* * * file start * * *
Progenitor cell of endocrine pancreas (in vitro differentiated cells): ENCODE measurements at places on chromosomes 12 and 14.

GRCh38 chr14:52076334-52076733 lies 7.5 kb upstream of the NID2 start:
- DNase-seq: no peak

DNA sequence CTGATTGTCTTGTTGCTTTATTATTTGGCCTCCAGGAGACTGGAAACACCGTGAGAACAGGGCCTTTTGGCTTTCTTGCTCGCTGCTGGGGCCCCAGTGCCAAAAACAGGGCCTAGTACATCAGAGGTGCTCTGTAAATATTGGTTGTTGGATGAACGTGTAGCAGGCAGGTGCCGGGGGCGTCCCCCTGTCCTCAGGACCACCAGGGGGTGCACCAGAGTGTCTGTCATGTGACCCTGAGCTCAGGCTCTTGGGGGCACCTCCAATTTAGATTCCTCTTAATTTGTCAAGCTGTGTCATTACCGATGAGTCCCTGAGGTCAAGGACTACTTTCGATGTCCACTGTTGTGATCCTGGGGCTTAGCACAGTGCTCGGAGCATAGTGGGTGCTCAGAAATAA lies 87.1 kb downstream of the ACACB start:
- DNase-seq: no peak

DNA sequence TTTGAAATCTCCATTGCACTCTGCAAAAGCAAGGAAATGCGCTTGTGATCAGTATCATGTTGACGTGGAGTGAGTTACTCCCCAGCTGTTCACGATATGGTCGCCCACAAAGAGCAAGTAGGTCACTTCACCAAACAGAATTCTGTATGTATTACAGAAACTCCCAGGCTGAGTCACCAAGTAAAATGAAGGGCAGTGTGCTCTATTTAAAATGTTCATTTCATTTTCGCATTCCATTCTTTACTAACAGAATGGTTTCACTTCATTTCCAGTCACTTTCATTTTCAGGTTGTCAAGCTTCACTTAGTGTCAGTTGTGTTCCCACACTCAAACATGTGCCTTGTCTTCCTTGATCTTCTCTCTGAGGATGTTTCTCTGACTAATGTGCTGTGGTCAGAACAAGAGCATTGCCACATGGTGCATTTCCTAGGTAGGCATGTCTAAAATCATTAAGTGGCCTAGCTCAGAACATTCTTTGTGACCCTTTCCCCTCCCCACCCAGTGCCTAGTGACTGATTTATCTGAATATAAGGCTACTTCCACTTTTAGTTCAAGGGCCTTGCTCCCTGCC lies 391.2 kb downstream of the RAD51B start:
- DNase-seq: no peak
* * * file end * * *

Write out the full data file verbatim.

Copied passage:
Progenitor cell of endocrine pancreas (in vitro differentiated cells): ENCODE measurements at places on chromosomes 12 and 14.

GRCh38 chr14:52076334-52076733 lies 7.5 kb upstream of the NID2 start:
- DNase-seq: no peak

DNA sequence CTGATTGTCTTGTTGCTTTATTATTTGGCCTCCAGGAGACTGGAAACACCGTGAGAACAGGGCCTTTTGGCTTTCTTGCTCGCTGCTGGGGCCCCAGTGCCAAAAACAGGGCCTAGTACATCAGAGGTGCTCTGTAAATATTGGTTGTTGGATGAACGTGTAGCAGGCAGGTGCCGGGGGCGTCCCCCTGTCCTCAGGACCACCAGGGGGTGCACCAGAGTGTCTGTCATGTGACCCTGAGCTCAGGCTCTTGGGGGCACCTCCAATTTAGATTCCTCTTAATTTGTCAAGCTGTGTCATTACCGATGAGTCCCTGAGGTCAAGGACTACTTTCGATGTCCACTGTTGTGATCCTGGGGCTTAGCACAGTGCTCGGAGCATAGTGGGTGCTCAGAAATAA lies 87.1 kb downstream of the ACACB start:
- DNase-seq: no peak

DNA sequence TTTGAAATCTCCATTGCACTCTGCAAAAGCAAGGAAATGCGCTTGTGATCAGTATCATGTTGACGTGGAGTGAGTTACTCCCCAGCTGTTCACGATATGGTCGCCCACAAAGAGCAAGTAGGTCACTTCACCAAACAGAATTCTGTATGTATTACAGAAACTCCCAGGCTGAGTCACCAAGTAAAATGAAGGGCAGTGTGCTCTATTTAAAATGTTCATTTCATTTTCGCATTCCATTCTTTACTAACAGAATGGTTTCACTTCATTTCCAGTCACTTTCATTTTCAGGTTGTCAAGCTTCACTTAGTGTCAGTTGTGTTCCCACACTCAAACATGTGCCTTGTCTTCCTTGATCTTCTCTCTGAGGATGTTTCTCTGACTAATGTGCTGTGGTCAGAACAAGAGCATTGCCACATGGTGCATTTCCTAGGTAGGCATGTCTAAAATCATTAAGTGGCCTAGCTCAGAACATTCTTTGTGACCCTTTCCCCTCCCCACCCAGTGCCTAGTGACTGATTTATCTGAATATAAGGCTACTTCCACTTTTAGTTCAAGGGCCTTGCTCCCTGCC lies 391.2 kb downstream of the RAD51B start:
- DNase-seq: no peak